Wang ZhiHong (1975-)
An award-winning graphic designer based in Taiwan, 38 year old ZiHong graduated from Department of Advertisement Design at Fu-Hsin Trade and Arts School in 1995 and started his studio in 2000. He has collaborated with trade publishers in launching his imprints “INSIGHT” and “SOURCE”, two bold works featuring translated titles on art and design, with many renowned Japanesse and Taiwanesse artists including, Kashiwa Sato, Araki Nobuyoshi, Kenya Hara, Yayoi Kusama, Tadanori Yokoo and Otl Aicher. A six-time winner of Golden Butterfly Awards (One of Taiwan's most treasured Graphic design and Creative Industry awards), Taiwan’s highest honor for excellence in book design. This has been the main focus of his work for the last few years. He has also won the Kaoru Kasai’s Choice Award and Silver Awards from HKDA Global Design Awards, as well as Excellent Works from Tokyo Type Directors Club Annual Awards.
What I find Most interesting about some of his work is the attention to detail within context. The examples below show ho ZiHong used the essence of the work itself to create a meaningful conceptualisation of his own finished design. READ and BREAD are perhaps the clearest examples.
You Can Find more of his work, here, at his website.
Saul Bass: (1920-1996)
"Design is thinking made visible."
Born in Manhattan, Saul Bass was an American graphic designer and Oscar winning filmmaker, best known for his design of motion picture title sequences, film posters and corporate logos. He is also most noted for the close affiliation and work he has completed for Alfred Hitchcock Films, with his most famous animation being the opening sequence for "Anatomy of a Murder".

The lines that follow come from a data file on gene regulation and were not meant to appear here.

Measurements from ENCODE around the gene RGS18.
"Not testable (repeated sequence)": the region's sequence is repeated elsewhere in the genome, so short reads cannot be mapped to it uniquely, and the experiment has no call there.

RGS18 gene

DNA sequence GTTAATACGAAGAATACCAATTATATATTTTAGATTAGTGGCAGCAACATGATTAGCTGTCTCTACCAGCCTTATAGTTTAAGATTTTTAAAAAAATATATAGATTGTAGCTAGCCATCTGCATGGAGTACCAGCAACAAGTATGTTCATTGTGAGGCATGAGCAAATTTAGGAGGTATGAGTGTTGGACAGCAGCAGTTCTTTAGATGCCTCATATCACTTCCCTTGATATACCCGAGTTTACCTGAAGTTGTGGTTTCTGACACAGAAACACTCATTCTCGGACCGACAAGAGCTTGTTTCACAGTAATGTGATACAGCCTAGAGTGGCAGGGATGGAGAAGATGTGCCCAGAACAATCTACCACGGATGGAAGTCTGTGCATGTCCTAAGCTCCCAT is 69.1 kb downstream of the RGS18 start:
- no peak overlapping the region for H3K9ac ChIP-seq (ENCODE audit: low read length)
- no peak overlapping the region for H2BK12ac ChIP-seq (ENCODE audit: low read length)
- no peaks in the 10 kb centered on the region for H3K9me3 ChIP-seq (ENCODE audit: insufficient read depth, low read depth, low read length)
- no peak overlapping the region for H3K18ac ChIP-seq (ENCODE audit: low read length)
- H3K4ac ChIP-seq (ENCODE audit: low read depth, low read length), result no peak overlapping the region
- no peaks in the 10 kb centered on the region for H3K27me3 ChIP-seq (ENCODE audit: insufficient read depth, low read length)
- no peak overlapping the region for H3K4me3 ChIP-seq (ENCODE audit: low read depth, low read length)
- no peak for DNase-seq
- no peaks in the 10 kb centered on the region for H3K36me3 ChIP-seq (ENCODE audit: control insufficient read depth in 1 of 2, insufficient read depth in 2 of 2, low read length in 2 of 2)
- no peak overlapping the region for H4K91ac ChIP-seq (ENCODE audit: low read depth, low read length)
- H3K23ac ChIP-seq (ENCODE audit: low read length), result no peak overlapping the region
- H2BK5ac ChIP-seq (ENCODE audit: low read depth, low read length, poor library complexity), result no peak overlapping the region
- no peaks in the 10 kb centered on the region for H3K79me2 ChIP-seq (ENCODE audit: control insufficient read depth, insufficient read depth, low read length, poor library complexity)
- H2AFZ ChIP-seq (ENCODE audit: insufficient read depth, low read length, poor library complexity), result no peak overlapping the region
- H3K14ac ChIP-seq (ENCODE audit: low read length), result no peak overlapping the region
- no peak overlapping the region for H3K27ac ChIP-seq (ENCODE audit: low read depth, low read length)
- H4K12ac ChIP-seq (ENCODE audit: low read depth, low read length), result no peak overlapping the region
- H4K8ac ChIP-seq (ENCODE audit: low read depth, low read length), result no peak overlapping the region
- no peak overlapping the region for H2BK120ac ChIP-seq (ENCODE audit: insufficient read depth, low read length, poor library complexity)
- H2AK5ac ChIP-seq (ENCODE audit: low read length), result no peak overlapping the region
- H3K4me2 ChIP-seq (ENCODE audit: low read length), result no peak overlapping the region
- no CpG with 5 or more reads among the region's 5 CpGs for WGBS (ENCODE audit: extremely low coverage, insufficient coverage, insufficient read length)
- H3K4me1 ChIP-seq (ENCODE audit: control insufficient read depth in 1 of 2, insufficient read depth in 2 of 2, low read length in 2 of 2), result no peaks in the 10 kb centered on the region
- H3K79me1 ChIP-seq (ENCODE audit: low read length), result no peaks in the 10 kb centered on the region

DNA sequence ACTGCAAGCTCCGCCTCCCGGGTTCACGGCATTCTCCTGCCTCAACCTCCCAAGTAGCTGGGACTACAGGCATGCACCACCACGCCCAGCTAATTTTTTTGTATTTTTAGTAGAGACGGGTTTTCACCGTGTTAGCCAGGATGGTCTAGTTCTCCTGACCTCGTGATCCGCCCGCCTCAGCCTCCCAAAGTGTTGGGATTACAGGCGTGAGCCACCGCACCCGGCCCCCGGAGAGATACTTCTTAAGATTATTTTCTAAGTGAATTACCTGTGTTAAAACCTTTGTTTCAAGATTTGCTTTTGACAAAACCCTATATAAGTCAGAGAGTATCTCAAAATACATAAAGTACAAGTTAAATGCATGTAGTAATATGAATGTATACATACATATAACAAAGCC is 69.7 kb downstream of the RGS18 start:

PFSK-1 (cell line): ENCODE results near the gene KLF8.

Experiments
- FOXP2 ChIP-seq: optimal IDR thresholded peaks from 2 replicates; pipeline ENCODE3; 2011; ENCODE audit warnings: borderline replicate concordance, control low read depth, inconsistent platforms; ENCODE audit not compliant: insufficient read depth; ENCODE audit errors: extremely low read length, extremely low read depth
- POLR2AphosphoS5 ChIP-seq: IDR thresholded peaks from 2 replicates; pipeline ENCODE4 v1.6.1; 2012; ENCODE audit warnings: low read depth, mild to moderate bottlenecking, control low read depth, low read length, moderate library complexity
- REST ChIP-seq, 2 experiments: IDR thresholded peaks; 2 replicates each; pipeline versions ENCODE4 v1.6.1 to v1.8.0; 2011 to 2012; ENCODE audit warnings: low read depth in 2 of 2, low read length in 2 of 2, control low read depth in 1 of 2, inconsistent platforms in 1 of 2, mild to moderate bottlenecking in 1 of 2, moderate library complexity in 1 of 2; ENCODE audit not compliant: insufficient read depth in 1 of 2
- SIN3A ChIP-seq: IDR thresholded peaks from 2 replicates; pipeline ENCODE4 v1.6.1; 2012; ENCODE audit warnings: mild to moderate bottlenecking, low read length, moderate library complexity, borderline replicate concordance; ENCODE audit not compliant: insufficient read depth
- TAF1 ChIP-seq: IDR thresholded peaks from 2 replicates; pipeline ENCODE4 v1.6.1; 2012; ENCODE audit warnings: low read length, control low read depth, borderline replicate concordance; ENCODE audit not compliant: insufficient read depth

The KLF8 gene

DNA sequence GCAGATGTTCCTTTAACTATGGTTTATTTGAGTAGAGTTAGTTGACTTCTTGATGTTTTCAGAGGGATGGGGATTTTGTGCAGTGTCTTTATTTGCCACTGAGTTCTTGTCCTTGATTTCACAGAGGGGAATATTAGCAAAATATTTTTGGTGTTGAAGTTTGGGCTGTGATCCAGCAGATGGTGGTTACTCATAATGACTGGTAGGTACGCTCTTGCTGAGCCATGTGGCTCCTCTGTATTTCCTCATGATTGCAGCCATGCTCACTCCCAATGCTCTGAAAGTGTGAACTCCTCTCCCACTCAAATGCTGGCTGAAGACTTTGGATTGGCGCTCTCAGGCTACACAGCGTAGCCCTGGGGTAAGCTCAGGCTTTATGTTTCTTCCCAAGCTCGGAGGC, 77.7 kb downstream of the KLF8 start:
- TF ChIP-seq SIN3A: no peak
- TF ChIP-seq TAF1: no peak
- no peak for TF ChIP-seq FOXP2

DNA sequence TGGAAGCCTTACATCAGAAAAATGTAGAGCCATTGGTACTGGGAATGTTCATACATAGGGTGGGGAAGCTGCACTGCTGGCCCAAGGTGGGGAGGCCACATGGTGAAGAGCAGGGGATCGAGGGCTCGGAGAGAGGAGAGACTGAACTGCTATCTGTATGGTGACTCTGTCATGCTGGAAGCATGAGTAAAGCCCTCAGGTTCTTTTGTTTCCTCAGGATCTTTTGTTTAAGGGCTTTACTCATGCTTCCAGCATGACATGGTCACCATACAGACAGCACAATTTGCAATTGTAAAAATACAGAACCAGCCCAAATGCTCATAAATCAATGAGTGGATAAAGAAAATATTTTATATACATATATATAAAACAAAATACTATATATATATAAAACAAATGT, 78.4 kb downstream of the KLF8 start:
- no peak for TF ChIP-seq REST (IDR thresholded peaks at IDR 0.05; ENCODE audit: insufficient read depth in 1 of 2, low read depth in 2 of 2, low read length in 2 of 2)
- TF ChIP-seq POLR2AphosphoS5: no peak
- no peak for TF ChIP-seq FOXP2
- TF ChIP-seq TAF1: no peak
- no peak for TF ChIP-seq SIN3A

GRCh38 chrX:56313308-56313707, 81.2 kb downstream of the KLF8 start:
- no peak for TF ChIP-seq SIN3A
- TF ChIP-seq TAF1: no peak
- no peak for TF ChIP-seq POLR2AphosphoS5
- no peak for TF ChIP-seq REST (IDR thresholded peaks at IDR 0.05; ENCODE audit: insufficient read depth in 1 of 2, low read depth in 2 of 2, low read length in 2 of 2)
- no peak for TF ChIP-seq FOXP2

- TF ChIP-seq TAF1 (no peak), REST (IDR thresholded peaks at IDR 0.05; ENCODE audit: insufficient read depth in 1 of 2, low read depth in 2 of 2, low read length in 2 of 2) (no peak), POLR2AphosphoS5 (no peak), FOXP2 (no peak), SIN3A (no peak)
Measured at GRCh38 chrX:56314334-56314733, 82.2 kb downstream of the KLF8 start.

Bass uses modernist techniques combined with simple form and animation that created revolutionary results for the time. It was this kind of innovative, revolutionary work that made Bass a revered graphic designer. Before the advent of Bass’s title sequences in the 1950s, titles were generally static, separate from the movie, and it was common for them to be projected onto the cinema curtains, the curtains only being raised right before the first scene of the movie. (So in other words, it's him to blame for the ever growing title sequences to wade through!)
However, it has also been noted that once you see the opening titles to a film that Saul Bass has done, you can walk out of the theatre because you know exactly what the film's about: he has shown you the entire thing in the first minute or so. Which in the case of "Anatomy of a murder" (see below) seems true.
Below is also a montage of some of Bass' most famous pieces: